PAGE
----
Ohio unveils way to curb wrong-way deaths; local driver faces murder charges

Two area crashes have resulted in four wrong-way fatalities since March.

Ohio’s new effort to combat wrong-way highway drivers might have prevented one recent area fatality, but it would not have saved the lives of three members of a Warren County family killed March 17 in Moraine.

The Ohio Department of Transportation announced on Tuesday a system to detect and deter wrong-way drivers. It came the same day bond was set at $3 million for a 21-year-old woman pleading not guilty to six counts of murder in a St. Patrick’s Day wrong-way triple fatal crash on Interstate 75.

The state’s unveiling comes weeks after a June wrong-way fatality on Interstate 675 in Beavercreek, the latest of at least 15 such deaths to occur on area interstates in recent years.

“We can only do so much,” ODOT Spokesman Matt Bruning told this news organization. “But the ultimate decision of what to do lies in the hands of the person holding the steering wheel.”

ODOT officials said the system — with 92 electronic signs and 82 detection devices — will begin along an 18-mile stretch of Interstate 71 in Hamilton County. When it is activated, LED lights around the edge of several “wrong way” and “do not enter” signs will begin to flash. An alert will also be sent to ODOT’s Traffic Management Center in Columbus.

RELATED: Estranged husband: Wife in deadly crash planned ‘to drive backwards on I-75’

“This is just another way to alert (drivers) that they’re going the wrong direction,” Bruning said. “It’s up to them to stop their car and turnaround or pull over.”

Authorities said Abby Marie Michaels, formerly of Xenia, turned around in a median and deliberately drove north in the southbound lanes March 17 on I-75, causing a wreck that killed husband and wife Timmy and Karen Thompson, and their 10-year-old daughter Tessa, all of Mason.

“This was not an accident,” Montgomery County Prosecutor Mat Heck has said. “This defendant was upset and decided to take the action that she did.”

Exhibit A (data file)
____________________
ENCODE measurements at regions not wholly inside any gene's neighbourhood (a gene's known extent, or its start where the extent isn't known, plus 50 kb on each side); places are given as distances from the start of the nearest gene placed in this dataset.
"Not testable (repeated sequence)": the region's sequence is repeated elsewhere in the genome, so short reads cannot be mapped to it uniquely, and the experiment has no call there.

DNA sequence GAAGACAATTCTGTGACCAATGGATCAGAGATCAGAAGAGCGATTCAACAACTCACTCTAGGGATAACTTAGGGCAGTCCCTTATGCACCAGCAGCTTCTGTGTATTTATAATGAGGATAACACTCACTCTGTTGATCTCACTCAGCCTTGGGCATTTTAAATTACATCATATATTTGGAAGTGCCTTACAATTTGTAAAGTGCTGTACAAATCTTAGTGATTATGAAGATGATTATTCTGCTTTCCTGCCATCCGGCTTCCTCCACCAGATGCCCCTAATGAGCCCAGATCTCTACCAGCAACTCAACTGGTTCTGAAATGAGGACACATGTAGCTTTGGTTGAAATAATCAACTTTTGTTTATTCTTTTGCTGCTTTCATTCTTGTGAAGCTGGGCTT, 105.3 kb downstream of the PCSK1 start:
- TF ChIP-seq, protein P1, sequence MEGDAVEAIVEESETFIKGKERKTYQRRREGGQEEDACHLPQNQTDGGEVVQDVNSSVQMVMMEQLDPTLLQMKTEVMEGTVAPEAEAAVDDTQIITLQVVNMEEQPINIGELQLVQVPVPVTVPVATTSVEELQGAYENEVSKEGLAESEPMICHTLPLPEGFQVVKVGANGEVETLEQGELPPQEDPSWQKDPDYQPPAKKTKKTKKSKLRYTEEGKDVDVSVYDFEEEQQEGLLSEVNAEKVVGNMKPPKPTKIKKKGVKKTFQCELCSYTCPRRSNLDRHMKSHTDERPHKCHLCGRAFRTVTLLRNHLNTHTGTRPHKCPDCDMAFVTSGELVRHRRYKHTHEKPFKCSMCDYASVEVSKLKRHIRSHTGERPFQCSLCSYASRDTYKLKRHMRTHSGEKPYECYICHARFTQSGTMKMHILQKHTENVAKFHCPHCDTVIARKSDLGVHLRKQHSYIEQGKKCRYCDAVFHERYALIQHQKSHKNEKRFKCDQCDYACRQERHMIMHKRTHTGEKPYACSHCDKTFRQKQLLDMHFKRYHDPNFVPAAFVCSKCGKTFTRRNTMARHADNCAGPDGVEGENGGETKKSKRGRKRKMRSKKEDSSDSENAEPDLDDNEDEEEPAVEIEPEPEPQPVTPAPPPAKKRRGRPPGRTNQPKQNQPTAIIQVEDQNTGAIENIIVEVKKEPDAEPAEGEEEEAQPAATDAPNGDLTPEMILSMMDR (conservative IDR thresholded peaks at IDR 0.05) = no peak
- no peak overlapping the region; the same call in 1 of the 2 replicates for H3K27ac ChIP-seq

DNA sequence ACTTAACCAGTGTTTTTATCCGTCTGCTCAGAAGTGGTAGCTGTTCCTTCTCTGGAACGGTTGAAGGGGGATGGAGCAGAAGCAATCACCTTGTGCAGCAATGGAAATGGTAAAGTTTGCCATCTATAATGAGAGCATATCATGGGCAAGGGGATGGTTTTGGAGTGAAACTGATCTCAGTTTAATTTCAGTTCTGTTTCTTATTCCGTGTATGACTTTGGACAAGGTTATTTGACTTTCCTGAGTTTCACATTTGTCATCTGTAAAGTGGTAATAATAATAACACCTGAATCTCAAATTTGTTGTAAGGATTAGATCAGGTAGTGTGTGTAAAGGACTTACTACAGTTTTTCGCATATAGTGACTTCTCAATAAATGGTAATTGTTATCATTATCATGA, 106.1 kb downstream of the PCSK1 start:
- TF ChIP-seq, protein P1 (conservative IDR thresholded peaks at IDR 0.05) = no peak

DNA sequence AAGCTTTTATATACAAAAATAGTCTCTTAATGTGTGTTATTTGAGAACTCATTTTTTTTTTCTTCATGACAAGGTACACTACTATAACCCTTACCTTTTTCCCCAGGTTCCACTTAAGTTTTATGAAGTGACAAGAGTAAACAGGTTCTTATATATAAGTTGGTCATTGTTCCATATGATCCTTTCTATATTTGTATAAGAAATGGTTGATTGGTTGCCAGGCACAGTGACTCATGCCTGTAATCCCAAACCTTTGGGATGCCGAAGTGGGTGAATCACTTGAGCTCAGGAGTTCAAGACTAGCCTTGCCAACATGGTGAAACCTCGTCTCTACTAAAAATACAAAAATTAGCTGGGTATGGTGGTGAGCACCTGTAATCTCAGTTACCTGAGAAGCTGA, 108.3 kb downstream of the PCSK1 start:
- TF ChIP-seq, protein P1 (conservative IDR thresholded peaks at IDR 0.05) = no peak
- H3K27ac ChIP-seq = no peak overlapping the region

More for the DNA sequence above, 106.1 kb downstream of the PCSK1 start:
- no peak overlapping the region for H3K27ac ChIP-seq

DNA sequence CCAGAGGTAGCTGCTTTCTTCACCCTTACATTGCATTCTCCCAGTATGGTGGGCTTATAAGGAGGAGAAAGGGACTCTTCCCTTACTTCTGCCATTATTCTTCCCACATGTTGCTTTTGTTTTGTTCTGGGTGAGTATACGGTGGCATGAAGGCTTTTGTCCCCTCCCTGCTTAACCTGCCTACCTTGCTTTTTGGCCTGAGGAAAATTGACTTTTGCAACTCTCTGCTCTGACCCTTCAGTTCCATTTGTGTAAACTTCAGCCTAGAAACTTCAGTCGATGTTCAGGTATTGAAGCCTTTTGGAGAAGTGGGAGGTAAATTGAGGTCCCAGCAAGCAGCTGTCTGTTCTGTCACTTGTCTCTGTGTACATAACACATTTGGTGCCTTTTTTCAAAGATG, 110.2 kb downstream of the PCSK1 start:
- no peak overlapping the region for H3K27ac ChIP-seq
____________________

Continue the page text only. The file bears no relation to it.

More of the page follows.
The new wrong-way detection system, Bruning said, could have prevented a June 21 wrong-way wreck that killed Wright State student Paige Patrick, 23, on I-675.

RELATED: Bond set at $3 million in wrong-way triple fatal wreck

Patrick’s car was struck by a car driven by 53-year-old Centerville resident Ronald Myer, who was traveling southbound in the northbound lanes on I-675, authorities said. The two vehicles collided around 9 p.m. south of the North Fairfield Road exit.

‘I’m going to drive backwards’

A statement from Michaels’ estranged husband on July 8 indicated she told him “I’m going to drive backwards on I-75” just minutes before the triple-fatal crash occurred, according to Moraine Police Division records.

Michaels also faces six counts of aggravated vehicular homicide and operating a vehicle while under the influence of alcohol, all for which defense attorney Jay Adams on Tuesday entered not guilty pleas.

Blood-alcohol tests show Michaels was above the legal limit, but drunk driving was not a factor in the wreck, Heck has said.

It’s too early to know whether the defense will dispute Heck’s claim that Michaels deliberately drove the wrong way on I-75, Adams said.

RELATED: 5 things to know about wrong-way crash murder case